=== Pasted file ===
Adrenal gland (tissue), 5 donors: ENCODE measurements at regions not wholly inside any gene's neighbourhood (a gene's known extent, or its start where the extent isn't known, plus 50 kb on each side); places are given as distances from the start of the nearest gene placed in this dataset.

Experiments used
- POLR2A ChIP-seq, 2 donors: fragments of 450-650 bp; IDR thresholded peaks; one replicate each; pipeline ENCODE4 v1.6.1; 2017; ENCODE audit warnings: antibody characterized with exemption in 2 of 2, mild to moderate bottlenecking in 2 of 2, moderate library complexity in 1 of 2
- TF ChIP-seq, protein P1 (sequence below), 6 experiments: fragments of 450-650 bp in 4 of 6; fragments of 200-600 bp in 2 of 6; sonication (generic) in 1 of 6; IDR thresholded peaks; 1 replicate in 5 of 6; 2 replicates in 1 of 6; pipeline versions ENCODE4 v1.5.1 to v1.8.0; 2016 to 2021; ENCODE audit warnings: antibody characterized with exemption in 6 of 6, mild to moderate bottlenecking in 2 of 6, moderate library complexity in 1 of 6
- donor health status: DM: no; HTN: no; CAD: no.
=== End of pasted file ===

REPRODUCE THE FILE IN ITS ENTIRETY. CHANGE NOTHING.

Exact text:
Adrenal gland (tissue), 5 donors: ENCODE measurements at regions not wholly inside any gene's neighbourhood (a gene's known extent, or its start where the extent isn't known, plus 50 kb on each side); places are given as distances from the start of the nearest gene placed in this dataset.

Experiments used
- POLR2A ChIP-seq, 2 donors: fragments of 450-650 bp; IDR thresholded peaks; one replicate each; pipeline ENCODE4 v1.6.1; 2017; ENCODE audit warnings: antibody characterized with exemption in 2 of 2, mild to moderate bottlenecking in 2 of 2, moderate library complexity in 1 of 2
- TF ChIP-seq, protein P1 (sequence below), 6 experiments: fragments of 450-650 bp in 4 of 6; fragments of 200-600 bp in 2 of 6; sonication (generic) in 1 of 6; IDR thresholded peaks; 1 replicate in 5 of 6; 2 replicates in 1 of 6; pipeline versions ENCODE4 v1.5.1 to v1.8.0; 2016 to 2021; ENCODE audit warnings: antibody characterized with exemption in 6 of 6, mild to moderate bottlenecking in 2 of 6, moderate library complexity in 1 of 6
- donor health status: DM: no; HTN: no; CAD: no.